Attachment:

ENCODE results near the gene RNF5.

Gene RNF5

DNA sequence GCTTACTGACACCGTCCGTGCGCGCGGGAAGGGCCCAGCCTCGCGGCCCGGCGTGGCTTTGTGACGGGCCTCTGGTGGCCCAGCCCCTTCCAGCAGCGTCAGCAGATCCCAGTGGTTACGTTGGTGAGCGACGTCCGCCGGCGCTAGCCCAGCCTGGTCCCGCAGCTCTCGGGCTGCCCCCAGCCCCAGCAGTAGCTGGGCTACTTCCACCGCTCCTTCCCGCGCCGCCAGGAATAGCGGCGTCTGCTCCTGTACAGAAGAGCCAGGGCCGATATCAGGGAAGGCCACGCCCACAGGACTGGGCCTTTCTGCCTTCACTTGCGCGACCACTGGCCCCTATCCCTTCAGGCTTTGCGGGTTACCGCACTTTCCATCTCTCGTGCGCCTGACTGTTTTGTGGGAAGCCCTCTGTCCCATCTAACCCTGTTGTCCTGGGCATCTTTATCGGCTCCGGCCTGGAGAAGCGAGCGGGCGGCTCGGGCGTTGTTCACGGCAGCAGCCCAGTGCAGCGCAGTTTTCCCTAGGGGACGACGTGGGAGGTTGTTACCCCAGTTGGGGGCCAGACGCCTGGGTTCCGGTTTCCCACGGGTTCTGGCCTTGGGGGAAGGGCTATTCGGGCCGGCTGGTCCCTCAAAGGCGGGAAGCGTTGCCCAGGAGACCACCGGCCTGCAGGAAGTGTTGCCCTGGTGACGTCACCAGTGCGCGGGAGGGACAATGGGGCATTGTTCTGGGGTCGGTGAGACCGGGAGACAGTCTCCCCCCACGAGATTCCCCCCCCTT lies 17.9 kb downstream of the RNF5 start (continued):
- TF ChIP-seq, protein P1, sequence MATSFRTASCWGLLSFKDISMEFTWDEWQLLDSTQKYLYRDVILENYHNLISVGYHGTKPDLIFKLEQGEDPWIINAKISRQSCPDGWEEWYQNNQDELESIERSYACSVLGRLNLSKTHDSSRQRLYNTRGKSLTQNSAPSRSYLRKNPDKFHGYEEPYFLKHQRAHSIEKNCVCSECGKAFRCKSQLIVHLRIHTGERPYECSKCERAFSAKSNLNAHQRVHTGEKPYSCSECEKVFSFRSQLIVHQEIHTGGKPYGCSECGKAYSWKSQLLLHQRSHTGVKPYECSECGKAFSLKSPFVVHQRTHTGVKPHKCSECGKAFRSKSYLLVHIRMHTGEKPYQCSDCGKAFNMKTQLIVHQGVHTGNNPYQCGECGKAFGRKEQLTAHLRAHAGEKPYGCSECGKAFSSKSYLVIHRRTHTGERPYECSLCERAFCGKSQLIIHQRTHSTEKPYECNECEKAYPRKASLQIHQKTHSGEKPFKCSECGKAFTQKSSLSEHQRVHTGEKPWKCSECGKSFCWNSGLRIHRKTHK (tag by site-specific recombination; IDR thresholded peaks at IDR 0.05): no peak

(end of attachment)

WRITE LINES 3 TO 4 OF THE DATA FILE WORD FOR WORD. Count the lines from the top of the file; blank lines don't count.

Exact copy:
DNA sequence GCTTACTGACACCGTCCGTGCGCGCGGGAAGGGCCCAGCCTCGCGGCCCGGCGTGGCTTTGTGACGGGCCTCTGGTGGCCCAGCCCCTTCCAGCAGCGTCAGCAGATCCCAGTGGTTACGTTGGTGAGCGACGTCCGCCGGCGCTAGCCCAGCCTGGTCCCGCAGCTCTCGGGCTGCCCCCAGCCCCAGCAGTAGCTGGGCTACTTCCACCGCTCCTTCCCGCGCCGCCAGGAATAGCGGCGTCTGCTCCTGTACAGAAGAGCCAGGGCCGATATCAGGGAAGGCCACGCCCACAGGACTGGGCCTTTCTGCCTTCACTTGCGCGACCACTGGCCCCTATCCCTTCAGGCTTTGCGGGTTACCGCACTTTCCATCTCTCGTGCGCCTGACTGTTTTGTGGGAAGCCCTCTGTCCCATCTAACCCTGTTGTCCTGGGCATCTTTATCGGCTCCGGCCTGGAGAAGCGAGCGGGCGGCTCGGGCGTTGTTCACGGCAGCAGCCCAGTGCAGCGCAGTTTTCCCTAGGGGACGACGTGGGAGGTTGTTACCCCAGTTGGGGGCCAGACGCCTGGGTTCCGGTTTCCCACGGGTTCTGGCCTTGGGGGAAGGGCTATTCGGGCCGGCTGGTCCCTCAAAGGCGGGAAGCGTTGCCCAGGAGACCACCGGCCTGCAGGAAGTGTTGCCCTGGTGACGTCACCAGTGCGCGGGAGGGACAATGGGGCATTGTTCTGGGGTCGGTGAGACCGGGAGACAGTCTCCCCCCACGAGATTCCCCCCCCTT lies 17.9 kb downstream of the RNF5 start (continued):
- TF ChIP-seq, protein P1, sequence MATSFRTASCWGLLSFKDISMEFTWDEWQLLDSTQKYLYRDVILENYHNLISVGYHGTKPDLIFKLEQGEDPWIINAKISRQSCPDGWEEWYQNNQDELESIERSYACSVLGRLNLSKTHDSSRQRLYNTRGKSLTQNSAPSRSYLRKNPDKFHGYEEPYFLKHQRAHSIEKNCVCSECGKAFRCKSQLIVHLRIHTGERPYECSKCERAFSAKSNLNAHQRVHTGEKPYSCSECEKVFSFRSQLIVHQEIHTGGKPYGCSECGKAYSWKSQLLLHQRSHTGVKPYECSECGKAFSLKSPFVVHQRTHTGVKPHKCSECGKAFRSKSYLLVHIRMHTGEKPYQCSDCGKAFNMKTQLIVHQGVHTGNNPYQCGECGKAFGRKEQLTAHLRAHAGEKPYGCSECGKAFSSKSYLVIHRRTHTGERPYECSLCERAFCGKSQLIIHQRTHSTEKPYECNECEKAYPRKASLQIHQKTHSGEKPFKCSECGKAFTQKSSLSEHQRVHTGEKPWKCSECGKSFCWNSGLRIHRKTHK (tag by site-specific recombination; IDR thresholded peaks at IDR 0.05): no peak